The Dimensions of Primary Mitochondrial Disorders

Front Cell Dev Biol. 2020 Nov 26;8:600079. doi: 10.3389/fcell.2020.600079. eCollection 2020.


The concept of a mitochondrial disorder was initially described in 1962, in a patient with altered energy metabolism. Over time, mitochondrial energy metabolism has been discovered to be influenced by a vast number of proteins with a multitude of functional roles. Amongst these, defective oxidative phosphorylation arose as the hallmark of mitochondrial disorders. In the premolecular era, the diagnosis of mitochondrial disease was dependent on biochemical criteria, with inherent limitations such as tissue availability and specificity, preanalytical and analytical artifacts, and secondary effects. With the identification of the first mitochondrial disease-causing mutations, the genetic complexity of mitochondrial disorders began to unravel. Mitochondrial dysfunctions can be caused by pathogenic variants in genes encoded by the mitochondrial DNA or the nuclear DNA, and can display heterogenous phenotypic manifestations. The application of next generation sequencing methodologies in diagnostics is proving to be pivotal in finding the molecular diagnosis and has been instrumental in the discovery of a growing list of novel mitochondrial disease genes. In the molecular era, the diagnosis of a mitochondrial disorder, suspected on clinical grounds, is increasingly based on variant detection and associated statistical support, while invasive biopsies and biochemical assays are conducted to an ever-decreasing extent. At present, there is no uniform biochemical or molecular definition for the designation of a disease as a "mitochondrial disorder". Such designation is currently dependent on the criteria applied, which may encompass clinical, genetic, biochemical, functional, and/or mitochondrial protein localization criteria. Given this variation, numerous gene lists emerge, ranging from 270 to over 400 proposed mitochondrial disease genes. Herein we provide an overview of the mitochondrial disease associated genes and their accompanying challenges.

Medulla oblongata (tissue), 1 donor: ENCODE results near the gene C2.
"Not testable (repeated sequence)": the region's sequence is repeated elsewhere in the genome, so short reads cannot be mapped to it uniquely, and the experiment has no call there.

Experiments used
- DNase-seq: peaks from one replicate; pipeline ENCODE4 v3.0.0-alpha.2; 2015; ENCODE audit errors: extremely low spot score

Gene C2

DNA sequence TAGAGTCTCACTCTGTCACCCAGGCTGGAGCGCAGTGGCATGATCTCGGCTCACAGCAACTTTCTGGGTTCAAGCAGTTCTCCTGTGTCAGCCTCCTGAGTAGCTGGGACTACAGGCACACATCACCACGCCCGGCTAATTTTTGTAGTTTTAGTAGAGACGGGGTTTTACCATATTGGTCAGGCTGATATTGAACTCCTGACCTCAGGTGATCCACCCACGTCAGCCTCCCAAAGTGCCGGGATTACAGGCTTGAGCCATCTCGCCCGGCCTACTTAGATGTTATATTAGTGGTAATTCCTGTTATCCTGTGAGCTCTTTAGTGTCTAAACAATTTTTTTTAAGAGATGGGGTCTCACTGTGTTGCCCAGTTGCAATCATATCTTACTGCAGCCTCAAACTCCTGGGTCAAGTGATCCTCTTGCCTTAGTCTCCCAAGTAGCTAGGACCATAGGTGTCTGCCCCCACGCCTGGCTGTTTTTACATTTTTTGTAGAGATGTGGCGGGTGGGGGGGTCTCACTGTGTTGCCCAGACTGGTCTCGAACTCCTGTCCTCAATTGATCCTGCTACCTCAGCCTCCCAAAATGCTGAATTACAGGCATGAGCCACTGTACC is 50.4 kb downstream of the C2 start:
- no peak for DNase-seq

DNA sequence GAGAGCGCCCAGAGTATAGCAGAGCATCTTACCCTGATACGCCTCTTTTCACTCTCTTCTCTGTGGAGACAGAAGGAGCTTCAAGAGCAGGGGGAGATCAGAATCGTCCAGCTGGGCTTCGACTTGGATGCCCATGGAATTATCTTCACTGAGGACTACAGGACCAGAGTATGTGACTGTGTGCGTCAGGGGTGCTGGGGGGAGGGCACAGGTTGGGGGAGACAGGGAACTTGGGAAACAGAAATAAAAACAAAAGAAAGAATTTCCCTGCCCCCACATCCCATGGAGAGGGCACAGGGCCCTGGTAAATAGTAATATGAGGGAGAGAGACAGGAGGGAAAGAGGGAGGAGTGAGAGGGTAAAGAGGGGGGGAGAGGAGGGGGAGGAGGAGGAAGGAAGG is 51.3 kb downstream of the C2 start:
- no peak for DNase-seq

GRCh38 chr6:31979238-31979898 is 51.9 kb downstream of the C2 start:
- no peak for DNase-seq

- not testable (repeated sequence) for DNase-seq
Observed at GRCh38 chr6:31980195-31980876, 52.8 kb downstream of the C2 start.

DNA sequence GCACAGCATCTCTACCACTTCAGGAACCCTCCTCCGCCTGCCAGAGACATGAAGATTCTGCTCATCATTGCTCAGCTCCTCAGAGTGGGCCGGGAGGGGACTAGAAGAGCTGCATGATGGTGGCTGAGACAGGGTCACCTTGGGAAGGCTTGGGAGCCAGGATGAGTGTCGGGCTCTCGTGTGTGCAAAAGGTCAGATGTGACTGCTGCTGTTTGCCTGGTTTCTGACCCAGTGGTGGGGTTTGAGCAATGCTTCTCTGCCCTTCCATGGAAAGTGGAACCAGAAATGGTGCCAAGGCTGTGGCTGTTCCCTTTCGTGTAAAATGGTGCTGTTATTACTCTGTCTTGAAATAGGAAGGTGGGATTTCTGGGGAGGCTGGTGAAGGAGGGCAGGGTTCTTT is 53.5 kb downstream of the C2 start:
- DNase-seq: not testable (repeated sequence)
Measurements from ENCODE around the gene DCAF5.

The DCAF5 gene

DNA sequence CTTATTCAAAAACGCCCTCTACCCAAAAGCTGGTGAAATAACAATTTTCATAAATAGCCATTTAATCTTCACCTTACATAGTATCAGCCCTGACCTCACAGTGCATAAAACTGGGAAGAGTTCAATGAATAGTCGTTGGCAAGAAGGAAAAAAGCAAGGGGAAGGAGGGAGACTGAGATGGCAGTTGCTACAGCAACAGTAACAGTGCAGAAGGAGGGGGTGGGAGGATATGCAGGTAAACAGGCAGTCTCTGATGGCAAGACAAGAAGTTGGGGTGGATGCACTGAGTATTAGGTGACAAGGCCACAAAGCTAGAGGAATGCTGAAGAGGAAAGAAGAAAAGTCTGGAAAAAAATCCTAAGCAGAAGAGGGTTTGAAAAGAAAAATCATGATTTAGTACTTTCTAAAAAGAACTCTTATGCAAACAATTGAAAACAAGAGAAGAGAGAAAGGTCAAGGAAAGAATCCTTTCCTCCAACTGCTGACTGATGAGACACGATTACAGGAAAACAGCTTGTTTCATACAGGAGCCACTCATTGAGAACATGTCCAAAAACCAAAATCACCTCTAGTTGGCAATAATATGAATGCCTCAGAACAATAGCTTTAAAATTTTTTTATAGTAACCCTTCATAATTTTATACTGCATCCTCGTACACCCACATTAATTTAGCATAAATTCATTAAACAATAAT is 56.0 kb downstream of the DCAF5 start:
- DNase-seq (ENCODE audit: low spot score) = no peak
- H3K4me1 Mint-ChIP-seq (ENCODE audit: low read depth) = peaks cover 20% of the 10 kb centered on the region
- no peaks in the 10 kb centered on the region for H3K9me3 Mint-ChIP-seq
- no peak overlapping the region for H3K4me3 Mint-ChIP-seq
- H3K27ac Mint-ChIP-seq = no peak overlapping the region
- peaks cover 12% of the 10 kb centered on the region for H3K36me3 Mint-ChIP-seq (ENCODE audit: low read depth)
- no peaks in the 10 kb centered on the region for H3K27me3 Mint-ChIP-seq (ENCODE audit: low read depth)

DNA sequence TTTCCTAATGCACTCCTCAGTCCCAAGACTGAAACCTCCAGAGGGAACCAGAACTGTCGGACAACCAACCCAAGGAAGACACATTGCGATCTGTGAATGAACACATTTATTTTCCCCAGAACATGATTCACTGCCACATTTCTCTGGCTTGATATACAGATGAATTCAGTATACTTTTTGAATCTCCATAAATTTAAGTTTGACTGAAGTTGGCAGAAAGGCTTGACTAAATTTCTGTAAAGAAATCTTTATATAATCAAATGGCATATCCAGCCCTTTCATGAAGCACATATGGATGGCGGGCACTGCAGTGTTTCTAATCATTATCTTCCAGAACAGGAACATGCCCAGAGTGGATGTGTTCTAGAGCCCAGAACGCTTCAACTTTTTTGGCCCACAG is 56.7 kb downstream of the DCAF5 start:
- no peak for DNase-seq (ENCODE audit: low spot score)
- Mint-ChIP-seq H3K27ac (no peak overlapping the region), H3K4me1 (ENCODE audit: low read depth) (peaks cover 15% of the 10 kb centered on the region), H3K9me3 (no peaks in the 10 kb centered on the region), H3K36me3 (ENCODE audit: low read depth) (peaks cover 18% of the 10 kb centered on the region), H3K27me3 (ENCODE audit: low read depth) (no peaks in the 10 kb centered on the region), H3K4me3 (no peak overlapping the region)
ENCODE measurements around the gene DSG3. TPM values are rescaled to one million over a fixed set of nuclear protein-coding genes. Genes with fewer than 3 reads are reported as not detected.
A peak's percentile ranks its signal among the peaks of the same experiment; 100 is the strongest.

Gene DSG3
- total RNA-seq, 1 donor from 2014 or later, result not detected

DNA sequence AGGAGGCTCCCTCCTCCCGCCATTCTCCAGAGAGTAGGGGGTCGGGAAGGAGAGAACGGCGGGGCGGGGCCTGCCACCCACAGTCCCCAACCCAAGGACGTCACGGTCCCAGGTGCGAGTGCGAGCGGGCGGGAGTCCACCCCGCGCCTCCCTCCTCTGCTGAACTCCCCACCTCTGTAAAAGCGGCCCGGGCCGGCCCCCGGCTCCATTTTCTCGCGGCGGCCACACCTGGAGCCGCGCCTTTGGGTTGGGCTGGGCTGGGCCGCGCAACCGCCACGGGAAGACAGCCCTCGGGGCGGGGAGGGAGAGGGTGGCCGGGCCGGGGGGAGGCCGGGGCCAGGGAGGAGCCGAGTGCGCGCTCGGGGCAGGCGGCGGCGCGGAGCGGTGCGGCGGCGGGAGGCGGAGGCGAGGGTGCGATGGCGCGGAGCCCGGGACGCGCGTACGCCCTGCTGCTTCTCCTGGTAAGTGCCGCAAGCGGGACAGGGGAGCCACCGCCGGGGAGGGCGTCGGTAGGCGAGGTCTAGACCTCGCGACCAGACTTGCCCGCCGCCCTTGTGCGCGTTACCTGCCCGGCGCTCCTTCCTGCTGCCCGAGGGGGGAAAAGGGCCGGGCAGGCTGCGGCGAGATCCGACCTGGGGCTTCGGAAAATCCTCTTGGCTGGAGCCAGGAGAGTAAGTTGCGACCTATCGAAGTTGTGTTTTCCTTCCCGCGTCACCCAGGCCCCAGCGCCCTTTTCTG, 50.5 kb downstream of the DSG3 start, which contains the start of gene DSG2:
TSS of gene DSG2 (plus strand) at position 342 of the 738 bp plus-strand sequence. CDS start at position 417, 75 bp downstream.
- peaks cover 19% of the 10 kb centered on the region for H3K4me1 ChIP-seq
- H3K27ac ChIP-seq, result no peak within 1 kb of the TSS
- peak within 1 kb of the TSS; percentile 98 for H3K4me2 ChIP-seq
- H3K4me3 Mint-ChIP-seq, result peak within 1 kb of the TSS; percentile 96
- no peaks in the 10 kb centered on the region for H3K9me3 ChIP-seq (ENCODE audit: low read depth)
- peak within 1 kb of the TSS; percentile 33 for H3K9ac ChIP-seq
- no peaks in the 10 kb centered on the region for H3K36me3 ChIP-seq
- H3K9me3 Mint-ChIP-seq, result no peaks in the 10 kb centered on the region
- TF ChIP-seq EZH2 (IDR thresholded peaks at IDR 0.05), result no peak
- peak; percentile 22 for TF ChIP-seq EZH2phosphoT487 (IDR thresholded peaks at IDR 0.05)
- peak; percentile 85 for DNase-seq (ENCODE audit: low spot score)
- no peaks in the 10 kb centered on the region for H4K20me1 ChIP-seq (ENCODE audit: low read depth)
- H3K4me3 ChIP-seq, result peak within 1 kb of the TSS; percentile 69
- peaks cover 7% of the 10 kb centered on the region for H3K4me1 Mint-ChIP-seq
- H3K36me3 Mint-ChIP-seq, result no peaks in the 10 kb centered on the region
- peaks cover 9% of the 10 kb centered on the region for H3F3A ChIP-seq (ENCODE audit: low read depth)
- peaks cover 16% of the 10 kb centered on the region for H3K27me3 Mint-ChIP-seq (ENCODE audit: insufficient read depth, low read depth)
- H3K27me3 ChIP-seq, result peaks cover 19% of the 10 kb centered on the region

Keywords: challenges; diagnostic; genetics; mitochondrial disease; mutation.

Publication types

  • Review